Netbooks made with the processors required to run Google's Android software will be on show at Computex Taipei 2009 this week from at least five or six companies, an executive from Arm Holdings said today.
The company does not expect to take a significant share of the netbook CPU market this year, but growing interest in its processing cores should lead to greater gains in 2010.
Arm expects around 20 percent of netbooks next year to carry ARM central processors inside, said Warren East, CEO of the company, at a news conference in Taipei.
The company makes the most popular smartphone and mobile phone processors in the world. It's position in smartphones prompted Google to design Android to run on ARM processors. Now that companies around the world are looking at using Android in netbooks, they will also use ARM central processors in the devices.
ARM processors and other mobile phone components have been designed for low cost, battery efficient, always-connected mobile devices. Mobile phone users, for example, often expect to be able to charge their handset or smartphone and use it for a few days before plugging in again. Arm and its customers hope to take that same idea to netbooks and perhaps even larger laptop computers.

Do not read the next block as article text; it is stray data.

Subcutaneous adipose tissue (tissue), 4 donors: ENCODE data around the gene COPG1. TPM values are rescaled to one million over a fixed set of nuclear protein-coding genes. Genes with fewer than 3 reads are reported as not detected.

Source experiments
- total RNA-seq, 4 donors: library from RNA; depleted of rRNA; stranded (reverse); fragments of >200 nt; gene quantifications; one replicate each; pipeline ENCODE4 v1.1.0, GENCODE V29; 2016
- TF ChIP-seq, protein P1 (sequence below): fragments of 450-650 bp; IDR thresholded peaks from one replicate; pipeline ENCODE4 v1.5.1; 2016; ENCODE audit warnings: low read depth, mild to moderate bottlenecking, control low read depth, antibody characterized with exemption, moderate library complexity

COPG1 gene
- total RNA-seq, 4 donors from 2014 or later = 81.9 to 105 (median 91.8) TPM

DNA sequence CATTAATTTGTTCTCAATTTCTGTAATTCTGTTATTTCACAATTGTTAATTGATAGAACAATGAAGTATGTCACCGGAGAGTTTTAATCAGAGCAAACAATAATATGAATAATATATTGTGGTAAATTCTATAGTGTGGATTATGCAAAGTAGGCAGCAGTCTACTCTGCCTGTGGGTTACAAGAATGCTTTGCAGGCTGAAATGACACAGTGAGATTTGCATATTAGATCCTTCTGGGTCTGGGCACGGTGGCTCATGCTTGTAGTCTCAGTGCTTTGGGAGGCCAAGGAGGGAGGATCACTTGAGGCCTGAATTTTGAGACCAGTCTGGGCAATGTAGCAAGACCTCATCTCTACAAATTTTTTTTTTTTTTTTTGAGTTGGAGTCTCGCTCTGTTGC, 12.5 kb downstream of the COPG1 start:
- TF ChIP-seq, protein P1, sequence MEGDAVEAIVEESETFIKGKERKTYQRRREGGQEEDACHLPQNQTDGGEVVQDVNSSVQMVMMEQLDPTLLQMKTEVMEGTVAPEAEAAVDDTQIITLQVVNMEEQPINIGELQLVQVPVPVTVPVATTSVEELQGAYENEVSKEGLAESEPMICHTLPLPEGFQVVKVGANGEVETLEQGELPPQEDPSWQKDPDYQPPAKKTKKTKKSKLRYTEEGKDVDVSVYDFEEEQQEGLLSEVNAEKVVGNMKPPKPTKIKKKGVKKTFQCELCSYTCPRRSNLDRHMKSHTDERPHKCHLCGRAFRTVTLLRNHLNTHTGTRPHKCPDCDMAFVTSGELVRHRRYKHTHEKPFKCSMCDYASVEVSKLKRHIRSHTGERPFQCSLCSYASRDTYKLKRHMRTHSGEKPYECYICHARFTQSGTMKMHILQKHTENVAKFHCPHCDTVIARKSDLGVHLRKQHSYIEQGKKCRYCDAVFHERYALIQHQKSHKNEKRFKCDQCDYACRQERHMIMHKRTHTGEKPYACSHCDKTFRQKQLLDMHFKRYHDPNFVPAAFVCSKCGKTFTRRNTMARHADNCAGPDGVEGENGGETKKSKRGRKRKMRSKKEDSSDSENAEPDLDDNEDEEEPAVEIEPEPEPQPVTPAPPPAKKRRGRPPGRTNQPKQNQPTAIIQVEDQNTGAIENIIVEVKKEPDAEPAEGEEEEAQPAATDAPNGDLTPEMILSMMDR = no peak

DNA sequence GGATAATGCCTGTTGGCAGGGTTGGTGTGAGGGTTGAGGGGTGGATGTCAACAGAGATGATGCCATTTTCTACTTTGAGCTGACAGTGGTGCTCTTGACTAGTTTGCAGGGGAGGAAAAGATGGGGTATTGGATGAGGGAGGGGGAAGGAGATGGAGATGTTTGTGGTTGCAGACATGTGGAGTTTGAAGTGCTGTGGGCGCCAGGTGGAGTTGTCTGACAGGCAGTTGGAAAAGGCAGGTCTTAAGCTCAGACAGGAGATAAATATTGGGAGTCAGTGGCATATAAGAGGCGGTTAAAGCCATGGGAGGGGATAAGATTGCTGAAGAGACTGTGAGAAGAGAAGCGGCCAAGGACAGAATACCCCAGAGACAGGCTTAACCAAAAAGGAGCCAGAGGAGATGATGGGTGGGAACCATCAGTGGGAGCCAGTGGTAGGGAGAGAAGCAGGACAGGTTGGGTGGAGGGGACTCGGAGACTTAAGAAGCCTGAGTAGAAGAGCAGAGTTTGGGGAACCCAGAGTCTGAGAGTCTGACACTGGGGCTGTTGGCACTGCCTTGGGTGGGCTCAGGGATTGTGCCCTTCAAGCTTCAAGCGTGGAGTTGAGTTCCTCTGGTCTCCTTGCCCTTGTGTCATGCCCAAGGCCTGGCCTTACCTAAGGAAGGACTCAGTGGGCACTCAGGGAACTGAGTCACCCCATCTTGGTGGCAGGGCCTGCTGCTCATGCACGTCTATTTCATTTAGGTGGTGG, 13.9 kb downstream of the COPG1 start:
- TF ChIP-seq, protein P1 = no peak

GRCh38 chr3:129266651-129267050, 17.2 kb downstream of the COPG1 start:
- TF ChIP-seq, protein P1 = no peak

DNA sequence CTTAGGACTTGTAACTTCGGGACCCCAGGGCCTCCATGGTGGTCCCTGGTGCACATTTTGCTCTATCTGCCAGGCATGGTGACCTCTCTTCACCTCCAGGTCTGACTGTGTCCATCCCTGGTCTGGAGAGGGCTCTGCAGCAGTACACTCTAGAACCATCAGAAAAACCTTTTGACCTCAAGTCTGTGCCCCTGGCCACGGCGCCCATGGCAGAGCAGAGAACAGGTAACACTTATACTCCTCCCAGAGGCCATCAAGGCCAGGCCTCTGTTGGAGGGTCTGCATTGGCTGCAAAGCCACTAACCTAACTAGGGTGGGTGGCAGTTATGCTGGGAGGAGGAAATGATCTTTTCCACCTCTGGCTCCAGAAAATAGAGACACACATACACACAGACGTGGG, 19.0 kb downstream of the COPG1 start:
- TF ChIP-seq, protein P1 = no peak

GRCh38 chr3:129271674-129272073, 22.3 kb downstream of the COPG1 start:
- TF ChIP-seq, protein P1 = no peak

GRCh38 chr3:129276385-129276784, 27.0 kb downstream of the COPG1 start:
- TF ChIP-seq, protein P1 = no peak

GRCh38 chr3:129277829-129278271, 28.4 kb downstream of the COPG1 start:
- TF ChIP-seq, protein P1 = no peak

"We find that consumers are using only a tiny bit of the computing at their disposal," said East. "ARM netbooks today, we believe, can meet the needs of half the netbook consumers out there."
Netbooks with ARM processors will be able to run for nine to 10 hours without needing a recharge, said Mike Inglis, general manager of the processor division at Arm. His time estimate is for normal use, not a device running on low-power settings. The upper range of battery life estimates for some current netbooks, at around 8 hours with a 6-cell battery, assumes users will turn down the screen brightness and put their netbook in low-power mode. But under normal use, such netbooks run for only around six hours before needing a recharge.
Five or six Taiwanese companies will show off netbooks with ARM central processors inside at Computex, Inglis said. These devices will come from companies such as the former contract manufacturing arms of Acer and Asustek, both Wistron and Pegatron, respectively, as well as Foxconn Technology, Inventec, and the world's largest laptop computer maker, Quanta Computer.
While Inglis did not comment on what kind of software the devices will run, he said Linux looks very interesting this year.
"We're very excited about what we see going on, particularly around Android," he said.